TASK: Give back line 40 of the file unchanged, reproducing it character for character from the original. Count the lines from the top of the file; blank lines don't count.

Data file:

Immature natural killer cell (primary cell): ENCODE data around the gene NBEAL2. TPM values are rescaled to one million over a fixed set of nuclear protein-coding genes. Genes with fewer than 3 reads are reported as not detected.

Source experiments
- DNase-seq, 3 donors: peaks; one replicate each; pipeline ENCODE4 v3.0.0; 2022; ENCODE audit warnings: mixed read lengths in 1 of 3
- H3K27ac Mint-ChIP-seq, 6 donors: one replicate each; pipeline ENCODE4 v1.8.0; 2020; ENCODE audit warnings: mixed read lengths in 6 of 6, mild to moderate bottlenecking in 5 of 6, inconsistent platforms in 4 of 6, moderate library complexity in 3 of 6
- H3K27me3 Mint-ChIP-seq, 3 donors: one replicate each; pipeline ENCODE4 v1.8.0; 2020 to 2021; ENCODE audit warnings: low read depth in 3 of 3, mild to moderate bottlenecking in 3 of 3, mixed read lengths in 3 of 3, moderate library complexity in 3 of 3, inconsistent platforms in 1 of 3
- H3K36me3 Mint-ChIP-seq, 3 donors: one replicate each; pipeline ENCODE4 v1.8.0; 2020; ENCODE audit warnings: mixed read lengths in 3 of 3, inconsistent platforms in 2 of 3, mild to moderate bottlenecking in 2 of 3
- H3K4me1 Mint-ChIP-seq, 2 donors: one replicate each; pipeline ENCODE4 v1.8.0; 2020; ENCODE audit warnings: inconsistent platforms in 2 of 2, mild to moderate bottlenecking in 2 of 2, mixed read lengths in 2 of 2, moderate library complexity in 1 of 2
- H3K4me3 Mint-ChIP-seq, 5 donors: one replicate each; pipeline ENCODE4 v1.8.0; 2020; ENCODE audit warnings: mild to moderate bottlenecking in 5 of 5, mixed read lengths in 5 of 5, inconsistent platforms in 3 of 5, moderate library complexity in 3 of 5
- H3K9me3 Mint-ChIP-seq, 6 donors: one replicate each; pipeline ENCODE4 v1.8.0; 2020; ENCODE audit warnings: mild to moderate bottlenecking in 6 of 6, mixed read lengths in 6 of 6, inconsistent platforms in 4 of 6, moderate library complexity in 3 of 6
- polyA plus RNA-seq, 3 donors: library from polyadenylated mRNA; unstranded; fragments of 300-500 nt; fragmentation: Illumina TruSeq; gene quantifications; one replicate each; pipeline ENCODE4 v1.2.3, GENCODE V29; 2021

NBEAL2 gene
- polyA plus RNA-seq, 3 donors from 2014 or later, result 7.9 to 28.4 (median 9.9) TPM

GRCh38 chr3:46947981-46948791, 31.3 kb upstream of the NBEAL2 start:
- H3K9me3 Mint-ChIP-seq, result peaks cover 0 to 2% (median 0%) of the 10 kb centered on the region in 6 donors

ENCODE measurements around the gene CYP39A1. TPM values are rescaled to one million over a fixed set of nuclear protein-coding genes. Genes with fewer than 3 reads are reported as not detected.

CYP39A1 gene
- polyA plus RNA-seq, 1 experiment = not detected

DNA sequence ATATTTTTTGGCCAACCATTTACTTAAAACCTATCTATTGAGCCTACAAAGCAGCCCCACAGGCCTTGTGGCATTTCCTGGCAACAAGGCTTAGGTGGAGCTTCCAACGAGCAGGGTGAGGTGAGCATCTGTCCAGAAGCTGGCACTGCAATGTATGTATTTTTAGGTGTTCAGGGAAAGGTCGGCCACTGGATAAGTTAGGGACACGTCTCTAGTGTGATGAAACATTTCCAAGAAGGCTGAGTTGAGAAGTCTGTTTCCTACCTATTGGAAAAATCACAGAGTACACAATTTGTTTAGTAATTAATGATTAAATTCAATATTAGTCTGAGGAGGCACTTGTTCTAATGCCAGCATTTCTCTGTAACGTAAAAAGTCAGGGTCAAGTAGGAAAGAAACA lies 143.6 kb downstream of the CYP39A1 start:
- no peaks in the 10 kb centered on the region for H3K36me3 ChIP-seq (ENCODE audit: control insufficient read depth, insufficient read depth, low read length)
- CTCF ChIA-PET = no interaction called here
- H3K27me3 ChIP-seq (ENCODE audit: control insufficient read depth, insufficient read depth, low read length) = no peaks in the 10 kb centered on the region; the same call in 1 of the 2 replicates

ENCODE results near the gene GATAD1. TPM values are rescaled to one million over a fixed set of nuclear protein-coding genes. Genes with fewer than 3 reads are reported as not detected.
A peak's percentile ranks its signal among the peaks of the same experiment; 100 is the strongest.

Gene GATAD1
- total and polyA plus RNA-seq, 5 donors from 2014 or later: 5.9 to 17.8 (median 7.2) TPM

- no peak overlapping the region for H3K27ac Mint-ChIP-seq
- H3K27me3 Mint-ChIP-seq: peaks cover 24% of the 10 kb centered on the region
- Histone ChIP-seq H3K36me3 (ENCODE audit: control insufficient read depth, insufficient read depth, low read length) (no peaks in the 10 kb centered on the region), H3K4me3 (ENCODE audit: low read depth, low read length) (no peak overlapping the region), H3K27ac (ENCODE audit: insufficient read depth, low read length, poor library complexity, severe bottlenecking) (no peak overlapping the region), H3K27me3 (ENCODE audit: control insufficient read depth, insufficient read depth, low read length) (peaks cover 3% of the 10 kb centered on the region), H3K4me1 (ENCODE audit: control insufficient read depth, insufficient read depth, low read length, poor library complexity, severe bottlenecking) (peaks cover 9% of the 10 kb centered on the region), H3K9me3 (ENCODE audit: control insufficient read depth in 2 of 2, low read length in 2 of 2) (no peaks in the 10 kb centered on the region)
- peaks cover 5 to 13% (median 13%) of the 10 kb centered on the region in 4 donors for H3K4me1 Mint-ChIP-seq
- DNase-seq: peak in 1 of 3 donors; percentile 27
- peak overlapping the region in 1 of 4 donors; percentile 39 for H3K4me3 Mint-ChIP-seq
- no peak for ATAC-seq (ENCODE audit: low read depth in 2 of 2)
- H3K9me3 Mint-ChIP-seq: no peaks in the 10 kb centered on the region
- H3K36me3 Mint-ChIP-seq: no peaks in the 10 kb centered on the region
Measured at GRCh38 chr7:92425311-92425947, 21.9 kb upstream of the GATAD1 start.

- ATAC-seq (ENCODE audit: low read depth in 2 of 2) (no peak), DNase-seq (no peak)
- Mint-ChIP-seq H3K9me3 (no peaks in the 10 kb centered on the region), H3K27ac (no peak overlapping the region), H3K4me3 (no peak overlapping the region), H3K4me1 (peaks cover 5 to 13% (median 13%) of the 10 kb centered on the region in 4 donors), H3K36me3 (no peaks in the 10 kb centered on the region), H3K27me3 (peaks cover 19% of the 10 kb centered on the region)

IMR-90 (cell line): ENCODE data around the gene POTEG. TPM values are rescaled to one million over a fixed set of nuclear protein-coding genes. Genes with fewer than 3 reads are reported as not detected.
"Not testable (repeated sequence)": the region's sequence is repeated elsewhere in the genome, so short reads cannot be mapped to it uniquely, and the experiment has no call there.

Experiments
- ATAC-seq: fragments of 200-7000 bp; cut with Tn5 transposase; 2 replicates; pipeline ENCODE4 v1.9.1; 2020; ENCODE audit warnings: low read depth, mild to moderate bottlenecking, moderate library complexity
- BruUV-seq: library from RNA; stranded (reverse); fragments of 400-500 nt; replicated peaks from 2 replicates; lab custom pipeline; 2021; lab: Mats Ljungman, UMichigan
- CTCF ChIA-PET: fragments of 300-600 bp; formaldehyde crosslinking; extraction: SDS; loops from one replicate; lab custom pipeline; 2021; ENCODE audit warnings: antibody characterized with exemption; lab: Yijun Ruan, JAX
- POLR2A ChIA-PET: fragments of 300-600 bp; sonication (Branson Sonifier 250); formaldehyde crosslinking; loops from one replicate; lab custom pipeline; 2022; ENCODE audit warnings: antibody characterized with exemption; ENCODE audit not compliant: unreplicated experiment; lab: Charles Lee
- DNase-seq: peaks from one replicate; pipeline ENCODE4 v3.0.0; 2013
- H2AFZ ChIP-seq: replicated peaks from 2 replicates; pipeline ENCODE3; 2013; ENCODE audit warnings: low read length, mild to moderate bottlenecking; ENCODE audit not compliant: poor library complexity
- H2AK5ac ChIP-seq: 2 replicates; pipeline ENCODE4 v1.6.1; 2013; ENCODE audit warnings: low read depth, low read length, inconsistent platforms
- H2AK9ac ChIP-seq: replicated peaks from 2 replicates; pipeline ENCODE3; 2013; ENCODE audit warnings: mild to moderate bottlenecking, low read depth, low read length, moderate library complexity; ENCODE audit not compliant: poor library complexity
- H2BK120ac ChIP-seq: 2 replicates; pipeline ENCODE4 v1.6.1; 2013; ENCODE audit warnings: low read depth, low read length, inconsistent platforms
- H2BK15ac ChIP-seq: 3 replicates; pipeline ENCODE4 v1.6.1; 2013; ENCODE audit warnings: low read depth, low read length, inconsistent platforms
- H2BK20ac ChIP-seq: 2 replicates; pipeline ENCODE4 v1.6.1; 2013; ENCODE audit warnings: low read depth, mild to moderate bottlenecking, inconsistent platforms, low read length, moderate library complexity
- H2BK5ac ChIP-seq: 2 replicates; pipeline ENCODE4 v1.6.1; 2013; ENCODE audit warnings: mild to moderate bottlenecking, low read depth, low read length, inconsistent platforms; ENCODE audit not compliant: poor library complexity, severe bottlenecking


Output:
Experiments